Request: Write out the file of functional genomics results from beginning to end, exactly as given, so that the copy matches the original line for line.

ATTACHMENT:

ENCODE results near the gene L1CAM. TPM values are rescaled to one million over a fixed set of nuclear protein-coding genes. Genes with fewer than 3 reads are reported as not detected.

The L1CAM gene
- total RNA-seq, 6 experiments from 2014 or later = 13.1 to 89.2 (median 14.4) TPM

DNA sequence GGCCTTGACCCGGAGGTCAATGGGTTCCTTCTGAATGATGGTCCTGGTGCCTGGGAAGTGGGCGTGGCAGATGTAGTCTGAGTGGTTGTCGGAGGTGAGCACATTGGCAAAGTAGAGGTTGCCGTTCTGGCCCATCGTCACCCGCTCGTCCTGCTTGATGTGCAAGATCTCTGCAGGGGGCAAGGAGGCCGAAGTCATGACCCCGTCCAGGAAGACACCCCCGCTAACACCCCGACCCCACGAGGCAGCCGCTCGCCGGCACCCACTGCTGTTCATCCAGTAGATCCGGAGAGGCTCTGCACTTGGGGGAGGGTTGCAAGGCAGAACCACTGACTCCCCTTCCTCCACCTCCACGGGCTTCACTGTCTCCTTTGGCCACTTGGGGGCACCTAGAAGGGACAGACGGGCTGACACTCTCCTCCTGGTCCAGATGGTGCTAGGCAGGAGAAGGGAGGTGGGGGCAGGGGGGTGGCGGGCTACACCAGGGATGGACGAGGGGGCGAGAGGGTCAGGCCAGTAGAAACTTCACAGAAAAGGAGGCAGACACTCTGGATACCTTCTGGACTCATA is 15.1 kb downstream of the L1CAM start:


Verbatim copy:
ENCODE results near the gene L1CAM. TPM values are rescaled to one million over a fixed set of nuclear protein-coding genes. Genes with fewer than 3 reads are reported as not detected.

The L1CAM gene
- total RNA-seq, 6 experiments from 2014 or later = 13.1 to 89.2 (median 14.4) TPM

DNA sequence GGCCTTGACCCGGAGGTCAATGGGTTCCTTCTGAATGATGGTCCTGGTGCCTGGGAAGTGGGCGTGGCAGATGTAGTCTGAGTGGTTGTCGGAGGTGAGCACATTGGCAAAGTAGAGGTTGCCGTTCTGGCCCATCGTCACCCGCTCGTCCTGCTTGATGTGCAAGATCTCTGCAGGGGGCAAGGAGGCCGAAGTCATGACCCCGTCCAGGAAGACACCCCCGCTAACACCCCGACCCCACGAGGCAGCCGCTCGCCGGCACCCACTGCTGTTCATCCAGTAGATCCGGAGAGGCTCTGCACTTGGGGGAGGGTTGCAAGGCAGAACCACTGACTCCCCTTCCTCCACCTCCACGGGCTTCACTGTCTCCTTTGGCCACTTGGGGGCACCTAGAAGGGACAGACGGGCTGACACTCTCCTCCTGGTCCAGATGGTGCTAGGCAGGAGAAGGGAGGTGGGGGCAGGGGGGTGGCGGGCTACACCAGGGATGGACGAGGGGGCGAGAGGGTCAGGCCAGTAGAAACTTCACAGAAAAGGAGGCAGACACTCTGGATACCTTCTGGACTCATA is 15.1 kb downstream of the L1CAM start: